Is Tokyo Vice Based on a True Story?

Image Credit: James Lisle/HBO Max

Created by J.T. Rogers and co-executive-produced by Michael Mann (‘Heat’), ‘Tokyo Vice’ is a crime-drama series that revolves around Jake Adelstein (Ansel Elgort), an American expatriate from Missouri who comes to the Japanese capital to make a name for himself as a journalist. Jake’s father is a coroner, and his interest in investigative journalism stems from accompanying his father to work. Despite botching an entrance exam due to inattentiveness, Jake lands a job at the Meicho Shimbun, a leading Japanese-language newspaper with 12 million circulation a day.

Jake initially struggles to fit into the hectic Japanese work culture, not expecting it to be there at a newspaper of all places. However, he draws the attention of both the Police and the yakuza, with a police detective named Hiroto Katagiri (Ken Watanabe) taking him under his wing. ‘Tokyo Vice’ is a dark and gripping tale of the criminal underbelly of Tokyo, which most of these characters — journalists, police officers, yakuza members, and sex workers — inhabit. If this has made you wonder whether ‘Tokyo Vice’ is inspired by actual events, here is what you need to know.

Is Tokyo Vice a True Story?

Yes, ‘Tokyo Vice’ is primarily based on a true story. However, the truth has been heavily dramatized and fictionalized during the adaptation process. The series is the adaptation of the real-life Jake Adelstein’s 2009 memoir ‘Tokyo Vice: An American Reporter on the Police Beat in Japan.’ Initially, the book was supposed to be made into a film. Adelstein and Rogers transformed the former’s book into a story fit for the big screen, and Rogers then developed the screenplay. Daniel Radcliffe was even reportedly cast to portray Adelstein, while Anthony Mandler was set to direct.

Image Credit: Eros Hoagland / HBO Max

Production for the film was meant to begin in 2014 in Tokyo, but it never did. In 2019, production company Endeavor Content began developing the project as a series. Mann came on board to direct the pilot episode and serve as an executive producer. Mann’s involvement provides ‘Tokyo Vice’ with somewhat of a connection with his 1980s TV series, ‘Miami Vice,’ and its 2006 cinematic adaptation. This is reportedly the first time Mann visited Japan for work. “My admiration of Japanese aesthetics is such that it’s difficult for me to walk 100 meters down the road there,” he told The New York Times.

The ‘Collateral’ director further added, “I will become captivated by the design on the cover of a manhole. Then take another three steps and stop to admire the intricate masonry of a curb. So I am hopeless in Tokyo.” While preparing for his character, Elgort consulted James Queally, a Los Angeles Times reporter who covers crime and policing in Southern California. Mann also got him to write an article on a real police report.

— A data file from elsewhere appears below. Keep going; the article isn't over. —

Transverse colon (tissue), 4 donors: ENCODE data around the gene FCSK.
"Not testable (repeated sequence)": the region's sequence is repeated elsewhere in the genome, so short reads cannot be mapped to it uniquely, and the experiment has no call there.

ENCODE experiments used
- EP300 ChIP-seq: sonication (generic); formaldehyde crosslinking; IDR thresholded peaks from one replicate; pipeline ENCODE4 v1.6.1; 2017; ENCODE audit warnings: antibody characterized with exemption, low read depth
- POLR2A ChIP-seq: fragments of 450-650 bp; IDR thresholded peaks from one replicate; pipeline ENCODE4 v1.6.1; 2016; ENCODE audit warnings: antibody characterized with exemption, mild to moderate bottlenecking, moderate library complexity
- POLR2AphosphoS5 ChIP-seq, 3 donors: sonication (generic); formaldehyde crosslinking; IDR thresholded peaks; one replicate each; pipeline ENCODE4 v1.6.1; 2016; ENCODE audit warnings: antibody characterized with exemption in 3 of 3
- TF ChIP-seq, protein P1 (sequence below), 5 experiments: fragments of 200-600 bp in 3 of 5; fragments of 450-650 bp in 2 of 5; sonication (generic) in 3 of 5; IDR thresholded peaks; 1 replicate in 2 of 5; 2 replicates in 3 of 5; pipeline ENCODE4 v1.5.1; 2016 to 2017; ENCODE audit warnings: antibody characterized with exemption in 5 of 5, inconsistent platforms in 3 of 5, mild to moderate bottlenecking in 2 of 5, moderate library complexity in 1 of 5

The Meicho Shimbun, the newspaper Jake works for in the show, is fictional. The real-life Jake Adelstein was employed at the Yomiuri Shimbun, reportedly the largest newspaper in the world in terms of circulation, for 12 years. The show’s time frame also doesn’t match that of the experiences of the real Edelstein, who worked at Yomiuri from 1993 to 2005. However, in the show, Jake begins working at Meicho in 1999. But the show correctly depicts that he was the first foreign reporter at his workplace.

Image Credit: James Lisle/HBO Max

Hiroto Katagiri is based on Adelstein’s real-life mentor, Chiaki Sekiguchi of the Saitama Police Department, who reportedly passed away in the late 2000s. Watanabe spoke to Adelstein about the police officer who was a father figure to him to know more about the character he is portraying in the show. “Apparently he was a mild-mannered and sweet man, but when he dealt with the yakuza, his brutal side came out,” Watanabe said to The New York Times. “I tried to capture that duality.”

Adelstein is a prominent specialist on the yakuza and the criminal underworld of Japan and has extensively published articles on various aspects of crime both within and outside Japan. In 2008, about three years after leaving Yomiuri, Adelstein wrote an exposé in The Washington Post about Tadamasa Goto, a leading yakuza figure. In it, he mentioned that the FBI had made a deal with Goto to let him enter the US for a liver transplant, which he was supposed to get at the University of California Los Angeles (UCLA).

Although Rogers apparently stated that there is no character in the show directly based on Goto, Tozawa (Ayumi Tanida), the head of the Tozawa family, does share a certain resemblance with the former yakuza boss. Ultimately, as Rogers — a childhood friend of Adelstein — maintains, ‘Tokyo Vice’ is a work of fiction based on a true story. “‘Tokyo Vice’ is not a biography, nor documentary,” he said to The New York Times. “It’s inspired by real events, but it’s fiction.”

Read More: Where is Tokyo Vice Filmed?